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May calls for resolution in battle between EU and Poland

The PM was in the Polish capital for talks aimed at strengthening ties with the eastern European state.

Theresa May has called for a “satisfactory resolution” to a bitter dispute between the EU and Poland which has seen the government in Warsaw face the threat of sanctions.

The Prime Minister flew into the middle of the diplomatic storm as she arrived in the Polish capital for talks aimed at strengthening ties with the eastern European state.

Her visit came the day after the European Commission triggered proceedings which could see Poland’s voting rights suspended over controversial reforms to its justice system.

The move came in response to a series of laws enacted by the right-wing Law and Justice party giving it greater control over the justice system.

European Council president Donald Tusk, a former Polish prime minister, has said the legislation “practically liquidated judicial independence in Poland”, placing government authorities “above the law”.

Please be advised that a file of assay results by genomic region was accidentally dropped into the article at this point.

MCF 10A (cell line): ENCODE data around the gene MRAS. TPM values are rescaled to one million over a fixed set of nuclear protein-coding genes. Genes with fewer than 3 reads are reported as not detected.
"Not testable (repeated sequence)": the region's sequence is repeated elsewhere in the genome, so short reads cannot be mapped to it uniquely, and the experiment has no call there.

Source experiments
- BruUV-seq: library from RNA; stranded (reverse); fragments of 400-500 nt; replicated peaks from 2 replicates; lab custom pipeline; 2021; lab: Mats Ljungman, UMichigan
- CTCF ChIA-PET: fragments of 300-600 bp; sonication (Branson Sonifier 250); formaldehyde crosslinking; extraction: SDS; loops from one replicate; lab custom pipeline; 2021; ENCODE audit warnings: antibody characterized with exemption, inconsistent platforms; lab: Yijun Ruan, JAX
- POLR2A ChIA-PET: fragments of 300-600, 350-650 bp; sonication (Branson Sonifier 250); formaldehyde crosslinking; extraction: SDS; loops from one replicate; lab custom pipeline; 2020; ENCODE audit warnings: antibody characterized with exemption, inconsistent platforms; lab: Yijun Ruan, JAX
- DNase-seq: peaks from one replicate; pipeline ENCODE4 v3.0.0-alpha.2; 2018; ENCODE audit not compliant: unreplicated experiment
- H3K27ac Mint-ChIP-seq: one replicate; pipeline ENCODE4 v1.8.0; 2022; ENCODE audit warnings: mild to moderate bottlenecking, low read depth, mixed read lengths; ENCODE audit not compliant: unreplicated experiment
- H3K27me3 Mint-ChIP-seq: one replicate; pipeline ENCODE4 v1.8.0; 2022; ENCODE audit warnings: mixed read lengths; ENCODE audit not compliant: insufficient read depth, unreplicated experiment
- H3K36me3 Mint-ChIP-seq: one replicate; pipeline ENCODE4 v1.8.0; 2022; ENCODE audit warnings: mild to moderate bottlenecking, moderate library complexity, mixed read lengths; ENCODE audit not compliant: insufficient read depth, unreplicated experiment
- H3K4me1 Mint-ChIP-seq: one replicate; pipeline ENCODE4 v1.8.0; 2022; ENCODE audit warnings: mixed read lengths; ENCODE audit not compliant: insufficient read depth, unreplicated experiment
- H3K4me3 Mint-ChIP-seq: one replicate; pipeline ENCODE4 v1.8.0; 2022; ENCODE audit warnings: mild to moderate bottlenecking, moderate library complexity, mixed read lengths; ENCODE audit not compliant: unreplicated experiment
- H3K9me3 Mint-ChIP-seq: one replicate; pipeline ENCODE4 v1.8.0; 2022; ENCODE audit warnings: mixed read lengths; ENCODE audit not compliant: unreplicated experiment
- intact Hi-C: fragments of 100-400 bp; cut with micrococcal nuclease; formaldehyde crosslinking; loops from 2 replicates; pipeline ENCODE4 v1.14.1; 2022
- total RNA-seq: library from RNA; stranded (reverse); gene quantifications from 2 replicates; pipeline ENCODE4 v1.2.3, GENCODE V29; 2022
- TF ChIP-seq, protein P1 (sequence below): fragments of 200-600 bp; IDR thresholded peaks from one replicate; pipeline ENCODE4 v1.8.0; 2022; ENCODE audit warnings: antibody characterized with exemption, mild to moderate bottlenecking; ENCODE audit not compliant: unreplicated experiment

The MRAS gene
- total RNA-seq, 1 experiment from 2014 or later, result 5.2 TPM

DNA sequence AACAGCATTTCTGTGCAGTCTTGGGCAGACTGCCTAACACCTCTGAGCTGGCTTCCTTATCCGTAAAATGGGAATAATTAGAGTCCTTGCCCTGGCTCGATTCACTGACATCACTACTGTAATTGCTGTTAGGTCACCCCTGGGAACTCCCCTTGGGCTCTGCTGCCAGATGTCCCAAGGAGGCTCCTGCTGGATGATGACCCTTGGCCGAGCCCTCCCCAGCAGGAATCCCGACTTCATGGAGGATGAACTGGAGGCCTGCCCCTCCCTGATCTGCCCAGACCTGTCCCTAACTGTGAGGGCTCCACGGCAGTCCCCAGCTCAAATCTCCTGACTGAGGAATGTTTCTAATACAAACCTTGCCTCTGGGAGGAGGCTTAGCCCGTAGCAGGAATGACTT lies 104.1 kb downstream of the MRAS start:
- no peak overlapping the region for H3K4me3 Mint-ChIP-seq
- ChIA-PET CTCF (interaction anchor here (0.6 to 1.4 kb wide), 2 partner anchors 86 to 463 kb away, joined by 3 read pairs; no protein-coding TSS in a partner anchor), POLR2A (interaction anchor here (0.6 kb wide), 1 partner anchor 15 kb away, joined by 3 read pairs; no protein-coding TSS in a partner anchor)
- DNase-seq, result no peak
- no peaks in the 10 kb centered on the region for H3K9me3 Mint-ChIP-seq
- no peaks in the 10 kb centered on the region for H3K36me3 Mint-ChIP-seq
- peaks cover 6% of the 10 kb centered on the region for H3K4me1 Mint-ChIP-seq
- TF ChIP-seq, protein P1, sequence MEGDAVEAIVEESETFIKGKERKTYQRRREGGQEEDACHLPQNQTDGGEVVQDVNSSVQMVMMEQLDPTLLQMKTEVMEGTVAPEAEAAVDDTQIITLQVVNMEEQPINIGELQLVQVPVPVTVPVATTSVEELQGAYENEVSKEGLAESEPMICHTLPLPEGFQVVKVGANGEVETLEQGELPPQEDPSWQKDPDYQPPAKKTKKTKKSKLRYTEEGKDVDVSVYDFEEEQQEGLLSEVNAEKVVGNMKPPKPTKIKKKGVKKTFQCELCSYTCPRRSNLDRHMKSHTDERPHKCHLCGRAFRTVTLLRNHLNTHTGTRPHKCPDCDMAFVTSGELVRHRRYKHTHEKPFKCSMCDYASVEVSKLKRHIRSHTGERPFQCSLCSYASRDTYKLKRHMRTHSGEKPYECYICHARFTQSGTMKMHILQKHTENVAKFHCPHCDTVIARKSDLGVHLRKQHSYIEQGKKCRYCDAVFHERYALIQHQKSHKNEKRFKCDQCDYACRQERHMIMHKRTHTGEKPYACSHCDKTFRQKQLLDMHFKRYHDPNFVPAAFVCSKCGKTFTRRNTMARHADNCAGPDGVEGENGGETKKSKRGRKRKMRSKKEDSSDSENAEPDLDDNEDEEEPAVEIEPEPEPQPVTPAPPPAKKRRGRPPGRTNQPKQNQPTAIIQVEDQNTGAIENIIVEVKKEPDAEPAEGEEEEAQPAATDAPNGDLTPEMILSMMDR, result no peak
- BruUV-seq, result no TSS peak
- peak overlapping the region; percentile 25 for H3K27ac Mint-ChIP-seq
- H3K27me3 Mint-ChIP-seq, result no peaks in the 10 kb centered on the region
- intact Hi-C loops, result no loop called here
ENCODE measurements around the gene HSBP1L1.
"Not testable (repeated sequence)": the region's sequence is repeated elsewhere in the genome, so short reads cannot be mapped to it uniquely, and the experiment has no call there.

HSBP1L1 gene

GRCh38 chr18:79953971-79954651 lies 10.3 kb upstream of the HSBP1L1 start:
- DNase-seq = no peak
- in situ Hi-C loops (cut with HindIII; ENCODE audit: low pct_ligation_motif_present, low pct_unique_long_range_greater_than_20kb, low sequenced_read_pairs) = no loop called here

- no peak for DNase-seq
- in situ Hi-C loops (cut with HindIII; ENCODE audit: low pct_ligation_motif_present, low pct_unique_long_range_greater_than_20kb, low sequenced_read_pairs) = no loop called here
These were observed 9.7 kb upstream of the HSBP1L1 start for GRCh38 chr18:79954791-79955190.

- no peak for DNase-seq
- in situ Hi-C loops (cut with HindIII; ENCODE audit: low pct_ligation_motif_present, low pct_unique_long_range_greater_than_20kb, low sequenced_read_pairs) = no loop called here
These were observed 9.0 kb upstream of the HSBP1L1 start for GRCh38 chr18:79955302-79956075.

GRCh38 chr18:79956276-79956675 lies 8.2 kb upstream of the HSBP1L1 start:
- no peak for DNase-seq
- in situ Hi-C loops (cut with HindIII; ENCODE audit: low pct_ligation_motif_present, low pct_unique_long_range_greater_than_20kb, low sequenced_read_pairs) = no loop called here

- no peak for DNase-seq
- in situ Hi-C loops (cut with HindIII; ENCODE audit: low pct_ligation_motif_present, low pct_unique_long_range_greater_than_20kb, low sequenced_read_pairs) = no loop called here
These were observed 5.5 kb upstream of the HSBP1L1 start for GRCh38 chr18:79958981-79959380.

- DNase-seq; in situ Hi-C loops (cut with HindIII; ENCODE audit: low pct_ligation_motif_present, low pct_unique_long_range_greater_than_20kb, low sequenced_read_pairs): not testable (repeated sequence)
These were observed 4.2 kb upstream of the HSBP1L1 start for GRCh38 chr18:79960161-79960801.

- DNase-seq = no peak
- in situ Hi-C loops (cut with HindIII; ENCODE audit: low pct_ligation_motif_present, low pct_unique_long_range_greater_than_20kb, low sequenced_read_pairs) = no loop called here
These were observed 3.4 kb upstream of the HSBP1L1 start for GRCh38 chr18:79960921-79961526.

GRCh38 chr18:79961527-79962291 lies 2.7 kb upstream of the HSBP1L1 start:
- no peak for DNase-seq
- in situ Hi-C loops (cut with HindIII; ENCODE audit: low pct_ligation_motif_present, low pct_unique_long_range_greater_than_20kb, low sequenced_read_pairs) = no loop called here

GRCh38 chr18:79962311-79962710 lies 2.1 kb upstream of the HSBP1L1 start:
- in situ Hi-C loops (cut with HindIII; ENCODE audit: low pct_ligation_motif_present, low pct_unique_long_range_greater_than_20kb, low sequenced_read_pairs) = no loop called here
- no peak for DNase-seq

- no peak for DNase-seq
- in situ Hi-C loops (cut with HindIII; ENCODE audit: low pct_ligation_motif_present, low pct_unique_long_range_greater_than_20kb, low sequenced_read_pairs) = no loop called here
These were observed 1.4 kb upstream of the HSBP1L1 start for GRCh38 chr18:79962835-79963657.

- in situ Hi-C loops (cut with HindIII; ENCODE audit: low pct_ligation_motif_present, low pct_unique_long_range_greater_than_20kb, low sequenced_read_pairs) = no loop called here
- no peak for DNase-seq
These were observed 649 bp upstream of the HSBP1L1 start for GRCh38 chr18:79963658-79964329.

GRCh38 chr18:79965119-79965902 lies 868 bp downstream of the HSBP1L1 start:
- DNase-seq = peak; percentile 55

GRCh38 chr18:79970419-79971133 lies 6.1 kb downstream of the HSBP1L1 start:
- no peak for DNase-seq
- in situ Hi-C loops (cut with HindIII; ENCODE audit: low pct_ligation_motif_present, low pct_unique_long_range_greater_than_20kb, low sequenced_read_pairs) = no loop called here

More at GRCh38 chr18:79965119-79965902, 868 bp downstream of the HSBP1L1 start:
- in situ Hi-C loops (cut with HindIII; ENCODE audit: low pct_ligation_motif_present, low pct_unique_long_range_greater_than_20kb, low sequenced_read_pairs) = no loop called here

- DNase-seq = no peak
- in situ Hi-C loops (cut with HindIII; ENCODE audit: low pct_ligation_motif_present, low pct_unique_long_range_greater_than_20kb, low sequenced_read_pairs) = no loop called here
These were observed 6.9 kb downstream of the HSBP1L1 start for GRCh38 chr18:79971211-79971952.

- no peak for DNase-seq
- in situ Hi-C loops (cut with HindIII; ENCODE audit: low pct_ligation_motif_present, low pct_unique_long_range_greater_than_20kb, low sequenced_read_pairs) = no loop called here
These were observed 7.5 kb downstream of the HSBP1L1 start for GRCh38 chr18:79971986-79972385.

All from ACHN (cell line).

At a joint press conference with new prime minister, Mateusz Morawiecki, Mrs May said she hoped the dispute could be resolved through talks with Brussels.

The leaders shook hands after their press conference (Czarek Sokolowski/AP)

“Of course these constitutional issues are normally and should be primarily a matter for the individual country concerned,” she said.

“Across Europe we have collective belief in the rule of law and I welcome the fact that prime minister Morawiecki has indicated that he will be speaking with the European Commission and I hope that that will lead to a satisfactory resolution.”

Mr Morawiecki insisted that “deep reform” of the Polish justice system was needed in the light of the country’s communist past as a member of the former Soviet bloc.

“I can only remind our German partners for example that after the fall of communism in the German Democratic Republic, only 35% of judges were positively vetted,” he said.

“In Poland we did not have such a verification process – all judges who worked .. during the Stalinist period, remained without any problems in the system of the judiciary in the free Poland.”

Mrs May welcomed the signing of a “landmark” defence and security co-operation treaty between the UK and Poland, and said they would be bolstering co-operation against Russian “disinformation” in the region.

“There could be no clearer expression of the closeness of the UK’s relationship with Poland,” she said.

“The Kremlin is seeking to undermine the international rules-based system and it will not succeed.”

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